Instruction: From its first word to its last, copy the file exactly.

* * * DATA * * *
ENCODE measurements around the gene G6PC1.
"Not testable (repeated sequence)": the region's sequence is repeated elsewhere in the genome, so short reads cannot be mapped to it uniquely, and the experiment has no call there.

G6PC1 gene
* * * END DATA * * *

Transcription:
ENCODE measurements around the gene G6PC1.
"Not testable (repeated sequence)": the region's sequence is repeated elsewhere in the genome, so short reads cannot be mapped to it uniquely, and the experiment has no call there.

G6PC1 gene